Later I found out that someone had sent me a work e-mail while I was dancing. Gah, pales in comparison with the Frenchman I spotted peering at “courriels (professionels)” on a BlackBerry. Faut mieux laisser, quoi. The following isn’t mine but the result of a cursory trawl.
From yesterday’s Obscurer, a story:
A senior union source told The Observer that it was clear Alexander had jumped the gun as the Treasury attempted to show it was taking a hard line on the burgeoning pensions bill.
“Danny Alexander has been reined in by the Cabinet Office,” said a union source. “What he did was inflammatory and showed no sense of the seriousness of these issues for people’s lives.”
Did the senior union source really? Probably he said the bit that was directly quoted, but I doubt anyone senior in a union would talk about a burgeoning public-sector pensions bill. Because there is no such thing. No. There is no crisis.
It is not, in fact, burgeoning. It is shrinking. Wilting. It falls year on year for the next forty odd years in the worst case scenario. This is not the work of subversive Bolshevik infiltrators, either, but of the government’s own actuaries.
From today’s Grauniad, here’s Lord “Not the Judge” Hutton himself.
“It’s an uncomfortable truth, but I’m afraid it’s the reality, that the world is changing around us and people are living for much longer, and we have not been paying for those extra years of pensions – the taxpayer has. Strikes won’t make this problem go away, we have to act now. If we don’t act now, it’s our kids who are going to pick up the tab, and it’s not right.”
Well, the problem is going away. Strikes or no strikes.
Hutton can’t plead ignorance. It’s in his own report. Iain Duncan Smith commissioned it but he’s not read it either:
He is expected to say: “We’re heading towards an unprecedented burden being placed on the next generation who will have to pay for their parents’ retirement on top of paying for the national debt. It’s not fair. This bill will address the realities of our increasing longevity by sharing the costs between the generations. We will stand by the 2018 and 2020 timetable.”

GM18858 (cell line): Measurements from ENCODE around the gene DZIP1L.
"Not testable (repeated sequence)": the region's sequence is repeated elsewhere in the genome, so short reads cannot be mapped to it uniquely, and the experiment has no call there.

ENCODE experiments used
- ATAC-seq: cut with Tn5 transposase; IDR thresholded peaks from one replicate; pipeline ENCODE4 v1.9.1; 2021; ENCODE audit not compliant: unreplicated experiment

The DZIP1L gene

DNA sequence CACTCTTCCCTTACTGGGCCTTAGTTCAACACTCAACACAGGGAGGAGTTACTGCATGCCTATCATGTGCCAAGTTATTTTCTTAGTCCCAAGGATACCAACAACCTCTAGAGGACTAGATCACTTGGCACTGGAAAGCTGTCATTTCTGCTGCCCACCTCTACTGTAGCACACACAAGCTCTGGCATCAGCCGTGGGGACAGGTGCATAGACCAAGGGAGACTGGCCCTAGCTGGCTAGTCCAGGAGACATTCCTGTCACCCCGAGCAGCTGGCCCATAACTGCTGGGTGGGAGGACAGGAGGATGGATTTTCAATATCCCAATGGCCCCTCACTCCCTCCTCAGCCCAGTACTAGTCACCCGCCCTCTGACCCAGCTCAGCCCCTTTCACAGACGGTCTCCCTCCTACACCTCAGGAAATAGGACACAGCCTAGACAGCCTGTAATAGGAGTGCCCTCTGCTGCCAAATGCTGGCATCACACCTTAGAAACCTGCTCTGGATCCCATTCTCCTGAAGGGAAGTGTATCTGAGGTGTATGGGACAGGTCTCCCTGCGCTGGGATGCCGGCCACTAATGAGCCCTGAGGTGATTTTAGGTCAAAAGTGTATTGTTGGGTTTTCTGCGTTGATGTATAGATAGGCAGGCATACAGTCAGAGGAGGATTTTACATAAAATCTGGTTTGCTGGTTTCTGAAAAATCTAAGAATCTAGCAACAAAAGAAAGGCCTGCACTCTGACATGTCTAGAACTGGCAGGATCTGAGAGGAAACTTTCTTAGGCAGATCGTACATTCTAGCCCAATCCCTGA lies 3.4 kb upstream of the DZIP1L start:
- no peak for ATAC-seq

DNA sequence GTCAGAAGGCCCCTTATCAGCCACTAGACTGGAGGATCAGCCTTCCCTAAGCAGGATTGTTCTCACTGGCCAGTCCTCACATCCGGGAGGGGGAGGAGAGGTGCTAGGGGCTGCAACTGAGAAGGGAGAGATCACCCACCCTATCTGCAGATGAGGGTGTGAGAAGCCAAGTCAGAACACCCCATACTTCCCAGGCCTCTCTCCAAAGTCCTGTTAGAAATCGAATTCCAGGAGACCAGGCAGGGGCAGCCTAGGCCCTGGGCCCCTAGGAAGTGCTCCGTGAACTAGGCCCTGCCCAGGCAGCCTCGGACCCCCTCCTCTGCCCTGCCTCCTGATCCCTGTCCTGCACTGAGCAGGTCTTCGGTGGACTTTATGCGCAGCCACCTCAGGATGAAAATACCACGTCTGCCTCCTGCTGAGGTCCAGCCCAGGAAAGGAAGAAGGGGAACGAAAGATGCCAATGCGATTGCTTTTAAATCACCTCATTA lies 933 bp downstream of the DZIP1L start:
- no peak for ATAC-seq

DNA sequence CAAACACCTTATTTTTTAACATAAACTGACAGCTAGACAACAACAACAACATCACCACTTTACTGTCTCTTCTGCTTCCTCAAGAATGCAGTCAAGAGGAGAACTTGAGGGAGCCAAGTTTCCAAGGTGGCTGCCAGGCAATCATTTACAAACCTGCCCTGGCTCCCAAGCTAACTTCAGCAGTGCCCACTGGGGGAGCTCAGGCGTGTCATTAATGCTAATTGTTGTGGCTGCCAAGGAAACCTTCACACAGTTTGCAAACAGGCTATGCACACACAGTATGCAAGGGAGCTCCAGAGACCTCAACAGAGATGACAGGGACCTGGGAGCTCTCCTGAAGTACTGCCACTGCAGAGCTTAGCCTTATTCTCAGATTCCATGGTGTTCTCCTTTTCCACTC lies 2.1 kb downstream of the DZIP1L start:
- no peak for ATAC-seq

It’s precedented alright – the precedent is now. It goes down from now on if we do nothing. Doing nothing fixes the problem.
Now, I don’t expect very much from the pundit-wanker types like Patrick “Unseasonably Mild” Wintour or Toby “Toby” Helm. They’re beyond help. But Allegra Stratton is usually worth reading in the Grauniad because she’s a reporter rather than a pundit wanker political editor. However, even she didn’t find it worthwhile to read the report or even just to look at a couple of blogs, or if she did she didn’t think it newsworthy that this whole row is being sold to the public on false pretences, in total and absolute denial of the facts.
In the opinion of the people whose business it is to pay them, public sector pensions will cost less every year from here on in.
Surely, if you’re writing a story about a labour-management dispute over pensions, it’s incumbent on you to say something about the state of the pension scheme involved? It’s as if the Islington Gazette covered Friday night stabbings without mentioning the location, the motive, or even that a knife was used. But national press journalism seems to inject people with some sort of morally fattening and neutralising hormone. And this is the Guardian!
Shall we take it to the bridge? Yeah? Yeah!
There are reasons, of course.
Pensions: the public sector is in denial, from Saturday’s Money supplement. Oddly there isn’t a Poverty supplement.
Ian Naismith, head of pensions market development for Scottish Widows, said although more people were saving adequate amounts towards retirement in the public sector, and the changes will still leave them with reasonable pensions, those in the private sector who are saving towards retirement are contributing a bigger proportion of their earnings — 9.7% compared to 9.3%.
Well, they oughter as they probably don’t get any employer contributions.
Sadly, the Grauniad‘s hack doesn’t mention them at all at any point and you have to rely on one Ken Chu, an NHS sysadmin, who gets randomly voxpopped to raise this issue. But the paper has bigger fish to fry. Scottish Widows’ “head of pensions market development” – yes, really – has to get his sales-driven “research” in the media somehow. No doubt the nice lady from SW will be striding along the beach in next week’s glossy for a sizable payment.
To finish, and repeat:
There is no crisis and everyone in the newspapers is lying to you, personally, quite deliberately.
So how do you get from Shoreditch to the South Bank? Well, as Tom from Boris Watch pointed out, you take a number 243 bus. Or you wait 15 years – one way or another. Or you practice, baby. Or you get a haircut. Anyway, so much for taking the opportunity to reuse what I thought was quite a good joke. If journalism is the first draft of history – an ill-thought out exercise in speed-typing riddled with basic factual errors that aspires one day to be edited into ideological propaganda – and blogging is the first draft of journalism, then Twitter is evidently a lot of old cock.
I wanted to flag this article on how the tube map is a lie. Apparently, people tend to underestimate how long their routes will take when using the Beck map, not just tourists but natives (or as we call ‘em round here, slightly less recent immigrants) too.